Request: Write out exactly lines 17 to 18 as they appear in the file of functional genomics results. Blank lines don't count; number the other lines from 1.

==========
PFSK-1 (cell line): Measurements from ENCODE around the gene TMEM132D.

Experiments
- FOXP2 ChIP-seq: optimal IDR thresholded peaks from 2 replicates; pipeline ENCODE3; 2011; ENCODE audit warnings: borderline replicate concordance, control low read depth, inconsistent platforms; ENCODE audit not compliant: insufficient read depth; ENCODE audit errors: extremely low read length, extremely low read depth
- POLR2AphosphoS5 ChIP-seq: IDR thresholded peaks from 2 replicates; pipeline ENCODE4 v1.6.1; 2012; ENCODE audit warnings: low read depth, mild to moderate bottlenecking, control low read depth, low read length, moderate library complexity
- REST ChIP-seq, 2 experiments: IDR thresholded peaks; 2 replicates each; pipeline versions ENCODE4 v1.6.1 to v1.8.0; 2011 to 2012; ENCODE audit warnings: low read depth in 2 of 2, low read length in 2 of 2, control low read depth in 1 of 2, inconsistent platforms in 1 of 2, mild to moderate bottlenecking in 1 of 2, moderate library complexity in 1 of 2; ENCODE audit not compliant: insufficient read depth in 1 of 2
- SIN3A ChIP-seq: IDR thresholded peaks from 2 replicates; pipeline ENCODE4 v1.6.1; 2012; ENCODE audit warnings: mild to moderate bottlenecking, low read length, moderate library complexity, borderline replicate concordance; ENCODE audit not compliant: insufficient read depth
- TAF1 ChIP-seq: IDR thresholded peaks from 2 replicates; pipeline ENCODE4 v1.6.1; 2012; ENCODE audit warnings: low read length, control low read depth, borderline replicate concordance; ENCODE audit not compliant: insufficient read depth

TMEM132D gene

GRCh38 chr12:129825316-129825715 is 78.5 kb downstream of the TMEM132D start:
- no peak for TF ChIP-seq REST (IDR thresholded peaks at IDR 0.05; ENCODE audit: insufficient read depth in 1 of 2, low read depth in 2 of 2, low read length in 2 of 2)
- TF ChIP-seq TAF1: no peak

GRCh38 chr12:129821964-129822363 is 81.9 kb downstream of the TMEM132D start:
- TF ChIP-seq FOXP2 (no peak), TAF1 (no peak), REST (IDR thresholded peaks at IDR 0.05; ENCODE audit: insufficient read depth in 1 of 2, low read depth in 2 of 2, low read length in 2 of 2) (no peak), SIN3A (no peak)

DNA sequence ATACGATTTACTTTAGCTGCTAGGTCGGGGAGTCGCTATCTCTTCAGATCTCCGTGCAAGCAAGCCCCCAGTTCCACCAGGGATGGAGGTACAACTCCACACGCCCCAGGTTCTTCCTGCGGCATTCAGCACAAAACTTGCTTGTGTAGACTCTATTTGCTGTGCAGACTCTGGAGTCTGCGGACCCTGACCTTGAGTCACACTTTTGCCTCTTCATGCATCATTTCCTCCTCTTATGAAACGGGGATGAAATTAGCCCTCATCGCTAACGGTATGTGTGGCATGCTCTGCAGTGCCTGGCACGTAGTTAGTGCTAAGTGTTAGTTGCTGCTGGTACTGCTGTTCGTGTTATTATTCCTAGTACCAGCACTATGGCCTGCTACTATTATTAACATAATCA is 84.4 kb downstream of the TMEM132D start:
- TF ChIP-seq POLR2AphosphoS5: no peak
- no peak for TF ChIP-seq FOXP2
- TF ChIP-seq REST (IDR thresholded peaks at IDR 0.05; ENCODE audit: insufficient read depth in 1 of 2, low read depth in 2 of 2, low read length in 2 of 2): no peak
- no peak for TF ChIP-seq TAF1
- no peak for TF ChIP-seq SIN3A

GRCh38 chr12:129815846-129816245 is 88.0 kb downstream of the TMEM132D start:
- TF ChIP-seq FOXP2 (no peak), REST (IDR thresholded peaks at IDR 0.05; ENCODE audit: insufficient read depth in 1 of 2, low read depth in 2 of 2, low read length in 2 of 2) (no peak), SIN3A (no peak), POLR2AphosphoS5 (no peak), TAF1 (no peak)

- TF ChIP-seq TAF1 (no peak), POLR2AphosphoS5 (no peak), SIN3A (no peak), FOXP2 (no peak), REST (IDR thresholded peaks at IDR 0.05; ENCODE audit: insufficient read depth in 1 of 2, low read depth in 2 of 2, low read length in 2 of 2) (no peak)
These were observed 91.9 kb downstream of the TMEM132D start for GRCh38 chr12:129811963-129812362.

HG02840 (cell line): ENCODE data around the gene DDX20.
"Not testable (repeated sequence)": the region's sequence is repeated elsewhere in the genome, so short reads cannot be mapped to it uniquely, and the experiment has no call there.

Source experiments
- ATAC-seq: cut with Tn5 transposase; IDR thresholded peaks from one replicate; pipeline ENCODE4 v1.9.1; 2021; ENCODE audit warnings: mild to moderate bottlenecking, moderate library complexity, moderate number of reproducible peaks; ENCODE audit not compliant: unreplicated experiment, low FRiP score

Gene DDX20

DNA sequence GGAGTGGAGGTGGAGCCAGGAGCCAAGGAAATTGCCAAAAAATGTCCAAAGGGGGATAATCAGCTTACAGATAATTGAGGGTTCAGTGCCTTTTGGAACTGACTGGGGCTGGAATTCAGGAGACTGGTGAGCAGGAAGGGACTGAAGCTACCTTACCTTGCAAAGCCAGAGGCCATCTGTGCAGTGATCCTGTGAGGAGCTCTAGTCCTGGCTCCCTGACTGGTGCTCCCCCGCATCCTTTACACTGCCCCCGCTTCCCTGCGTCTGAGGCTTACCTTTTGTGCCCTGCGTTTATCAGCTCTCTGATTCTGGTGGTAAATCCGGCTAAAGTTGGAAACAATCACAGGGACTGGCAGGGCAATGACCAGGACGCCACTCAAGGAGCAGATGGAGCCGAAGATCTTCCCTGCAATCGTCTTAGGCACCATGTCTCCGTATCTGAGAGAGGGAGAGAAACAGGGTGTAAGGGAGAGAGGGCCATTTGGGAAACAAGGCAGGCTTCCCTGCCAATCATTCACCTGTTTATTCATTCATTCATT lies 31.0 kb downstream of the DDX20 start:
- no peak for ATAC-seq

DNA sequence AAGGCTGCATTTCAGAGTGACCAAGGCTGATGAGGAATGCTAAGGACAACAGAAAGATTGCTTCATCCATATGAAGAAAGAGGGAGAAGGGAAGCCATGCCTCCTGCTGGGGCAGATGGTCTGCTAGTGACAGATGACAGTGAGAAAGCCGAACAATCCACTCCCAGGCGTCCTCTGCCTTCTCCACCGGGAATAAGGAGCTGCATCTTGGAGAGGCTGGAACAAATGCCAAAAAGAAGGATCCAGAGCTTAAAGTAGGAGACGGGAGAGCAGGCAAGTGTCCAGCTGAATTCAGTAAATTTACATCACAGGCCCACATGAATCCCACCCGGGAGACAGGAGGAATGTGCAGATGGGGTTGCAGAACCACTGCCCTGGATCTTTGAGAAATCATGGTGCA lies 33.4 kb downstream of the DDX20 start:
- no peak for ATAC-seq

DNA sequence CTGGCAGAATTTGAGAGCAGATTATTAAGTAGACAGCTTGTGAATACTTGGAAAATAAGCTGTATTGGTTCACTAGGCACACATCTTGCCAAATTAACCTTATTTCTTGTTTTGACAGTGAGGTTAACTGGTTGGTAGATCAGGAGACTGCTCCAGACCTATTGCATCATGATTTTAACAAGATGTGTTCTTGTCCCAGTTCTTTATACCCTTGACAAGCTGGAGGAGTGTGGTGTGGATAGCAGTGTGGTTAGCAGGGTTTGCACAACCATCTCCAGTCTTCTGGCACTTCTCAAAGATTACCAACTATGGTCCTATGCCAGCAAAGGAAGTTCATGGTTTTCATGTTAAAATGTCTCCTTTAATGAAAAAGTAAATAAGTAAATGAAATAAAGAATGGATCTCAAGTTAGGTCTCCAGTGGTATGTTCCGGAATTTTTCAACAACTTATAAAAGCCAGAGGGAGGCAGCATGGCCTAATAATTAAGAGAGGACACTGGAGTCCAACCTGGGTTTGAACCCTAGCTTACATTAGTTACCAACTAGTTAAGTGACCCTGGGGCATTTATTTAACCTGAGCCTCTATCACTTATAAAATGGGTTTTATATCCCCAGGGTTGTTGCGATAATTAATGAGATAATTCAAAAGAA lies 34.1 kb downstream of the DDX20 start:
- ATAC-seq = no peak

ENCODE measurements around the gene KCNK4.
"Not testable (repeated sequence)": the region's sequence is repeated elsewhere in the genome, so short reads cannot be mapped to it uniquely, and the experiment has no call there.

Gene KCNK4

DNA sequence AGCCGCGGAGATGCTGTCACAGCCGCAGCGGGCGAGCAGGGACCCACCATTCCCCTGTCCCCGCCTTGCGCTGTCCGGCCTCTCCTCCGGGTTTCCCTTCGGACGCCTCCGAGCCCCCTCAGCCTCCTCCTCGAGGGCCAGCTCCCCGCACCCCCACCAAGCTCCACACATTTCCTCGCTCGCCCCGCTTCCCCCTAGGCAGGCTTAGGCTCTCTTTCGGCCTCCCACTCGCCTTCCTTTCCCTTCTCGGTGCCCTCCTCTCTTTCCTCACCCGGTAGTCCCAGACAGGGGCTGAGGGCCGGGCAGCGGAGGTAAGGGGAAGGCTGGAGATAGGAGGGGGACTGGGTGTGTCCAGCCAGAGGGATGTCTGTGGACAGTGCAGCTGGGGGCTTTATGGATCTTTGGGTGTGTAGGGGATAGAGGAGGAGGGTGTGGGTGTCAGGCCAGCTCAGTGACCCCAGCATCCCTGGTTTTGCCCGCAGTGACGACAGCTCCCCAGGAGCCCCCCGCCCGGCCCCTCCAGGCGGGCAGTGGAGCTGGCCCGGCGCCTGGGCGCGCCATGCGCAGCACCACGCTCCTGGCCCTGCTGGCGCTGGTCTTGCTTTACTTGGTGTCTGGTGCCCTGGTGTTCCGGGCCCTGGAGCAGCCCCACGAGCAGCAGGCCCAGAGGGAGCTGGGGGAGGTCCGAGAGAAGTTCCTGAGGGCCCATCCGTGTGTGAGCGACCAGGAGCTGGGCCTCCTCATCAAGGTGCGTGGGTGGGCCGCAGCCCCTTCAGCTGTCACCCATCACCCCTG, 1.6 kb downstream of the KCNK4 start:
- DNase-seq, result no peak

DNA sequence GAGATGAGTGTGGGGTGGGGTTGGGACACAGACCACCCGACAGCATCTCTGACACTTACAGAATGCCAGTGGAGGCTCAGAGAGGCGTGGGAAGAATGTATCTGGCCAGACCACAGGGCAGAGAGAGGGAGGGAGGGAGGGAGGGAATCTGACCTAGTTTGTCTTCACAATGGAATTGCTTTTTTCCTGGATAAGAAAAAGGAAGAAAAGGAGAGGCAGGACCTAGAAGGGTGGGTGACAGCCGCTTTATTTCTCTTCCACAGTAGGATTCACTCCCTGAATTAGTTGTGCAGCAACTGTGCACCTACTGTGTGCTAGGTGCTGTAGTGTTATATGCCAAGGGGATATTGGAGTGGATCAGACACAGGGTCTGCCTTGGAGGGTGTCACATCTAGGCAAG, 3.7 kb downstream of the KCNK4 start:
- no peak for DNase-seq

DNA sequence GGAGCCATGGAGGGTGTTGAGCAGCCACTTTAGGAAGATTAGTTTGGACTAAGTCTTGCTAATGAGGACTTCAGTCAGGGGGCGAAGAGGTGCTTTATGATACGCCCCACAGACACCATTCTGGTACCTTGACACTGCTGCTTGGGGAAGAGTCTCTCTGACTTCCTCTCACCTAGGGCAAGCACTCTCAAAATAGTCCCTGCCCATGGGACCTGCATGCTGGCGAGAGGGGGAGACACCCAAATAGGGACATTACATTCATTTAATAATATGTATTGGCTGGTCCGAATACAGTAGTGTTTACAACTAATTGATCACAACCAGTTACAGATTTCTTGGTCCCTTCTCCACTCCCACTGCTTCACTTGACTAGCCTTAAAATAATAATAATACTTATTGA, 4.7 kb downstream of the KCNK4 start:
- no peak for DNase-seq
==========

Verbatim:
- TF ChIP-seq REST (IDR thresholded peaks at IDR 0.05; ENCODE audit: insufficient read depth in 1 of 2, low read depth in 2 of 2, low read length in 2 of 2): no peak
- no peak for TF ChIP-seq TAF1